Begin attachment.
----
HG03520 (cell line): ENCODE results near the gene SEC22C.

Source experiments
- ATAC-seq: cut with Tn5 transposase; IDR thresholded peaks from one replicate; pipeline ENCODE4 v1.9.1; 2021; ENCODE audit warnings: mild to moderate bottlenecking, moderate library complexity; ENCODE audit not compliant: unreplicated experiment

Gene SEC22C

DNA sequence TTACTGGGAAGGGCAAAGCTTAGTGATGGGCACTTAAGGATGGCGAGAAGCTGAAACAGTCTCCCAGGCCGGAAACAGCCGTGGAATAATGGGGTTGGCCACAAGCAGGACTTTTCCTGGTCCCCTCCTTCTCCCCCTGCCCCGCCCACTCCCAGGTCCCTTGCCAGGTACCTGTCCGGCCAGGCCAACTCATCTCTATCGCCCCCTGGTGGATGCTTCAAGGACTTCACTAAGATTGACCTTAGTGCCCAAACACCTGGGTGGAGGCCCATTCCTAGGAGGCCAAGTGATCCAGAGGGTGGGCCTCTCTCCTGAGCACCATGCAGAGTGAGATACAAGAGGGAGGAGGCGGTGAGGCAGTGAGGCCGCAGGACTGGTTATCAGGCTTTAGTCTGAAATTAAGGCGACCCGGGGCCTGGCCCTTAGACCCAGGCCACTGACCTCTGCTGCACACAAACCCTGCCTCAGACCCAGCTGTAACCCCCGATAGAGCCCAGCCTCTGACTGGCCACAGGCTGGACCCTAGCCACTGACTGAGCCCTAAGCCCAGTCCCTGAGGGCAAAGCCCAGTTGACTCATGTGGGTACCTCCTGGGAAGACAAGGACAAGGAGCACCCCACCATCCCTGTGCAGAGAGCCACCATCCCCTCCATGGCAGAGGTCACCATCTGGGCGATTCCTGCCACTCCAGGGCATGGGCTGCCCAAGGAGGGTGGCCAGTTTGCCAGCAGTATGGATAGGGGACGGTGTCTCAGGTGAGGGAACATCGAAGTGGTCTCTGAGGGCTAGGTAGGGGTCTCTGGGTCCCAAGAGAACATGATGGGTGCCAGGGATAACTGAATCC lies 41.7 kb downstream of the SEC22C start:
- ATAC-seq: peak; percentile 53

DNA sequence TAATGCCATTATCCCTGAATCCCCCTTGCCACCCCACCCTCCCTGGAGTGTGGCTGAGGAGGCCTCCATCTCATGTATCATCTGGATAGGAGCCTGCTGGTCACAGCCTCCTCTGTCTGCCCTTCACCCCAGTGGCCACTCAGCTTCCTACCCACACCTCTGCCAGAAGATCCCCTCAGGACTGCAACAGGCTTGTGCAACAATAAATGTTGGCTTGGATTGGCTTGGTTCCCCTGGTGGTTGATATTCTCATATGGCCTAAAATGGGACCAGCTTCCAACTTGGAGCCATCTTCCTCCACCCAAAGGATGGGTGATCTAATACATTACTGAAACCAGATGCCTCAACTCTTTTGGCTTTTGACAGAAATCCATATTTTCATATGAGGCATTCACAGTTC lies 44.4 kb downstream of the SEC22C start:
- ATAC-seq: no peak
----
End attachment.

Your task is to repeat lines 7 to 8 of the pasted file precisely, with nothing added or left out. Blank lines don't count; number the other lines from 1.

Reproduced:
DNA sequence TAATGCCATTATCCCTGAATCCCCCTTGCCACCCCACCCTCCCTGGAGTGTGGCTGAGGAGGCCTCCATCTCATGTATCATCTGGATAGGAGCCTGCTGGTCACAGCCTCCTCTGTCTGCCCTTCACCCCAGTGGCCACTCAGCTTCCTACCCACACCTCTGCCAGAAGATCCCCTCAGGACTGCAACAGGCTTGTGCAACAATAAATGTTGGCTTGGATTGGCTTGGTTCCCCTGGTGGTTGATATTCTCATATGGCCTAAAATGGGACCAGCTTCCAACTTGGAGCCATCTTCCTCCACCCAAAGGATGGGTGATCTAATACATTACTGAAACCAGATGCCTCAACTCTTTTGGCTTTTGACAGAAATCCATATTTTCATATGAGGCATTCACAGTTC lies 44.4 kb downstream of the SEC22C start:
- ATAC-seq: no peak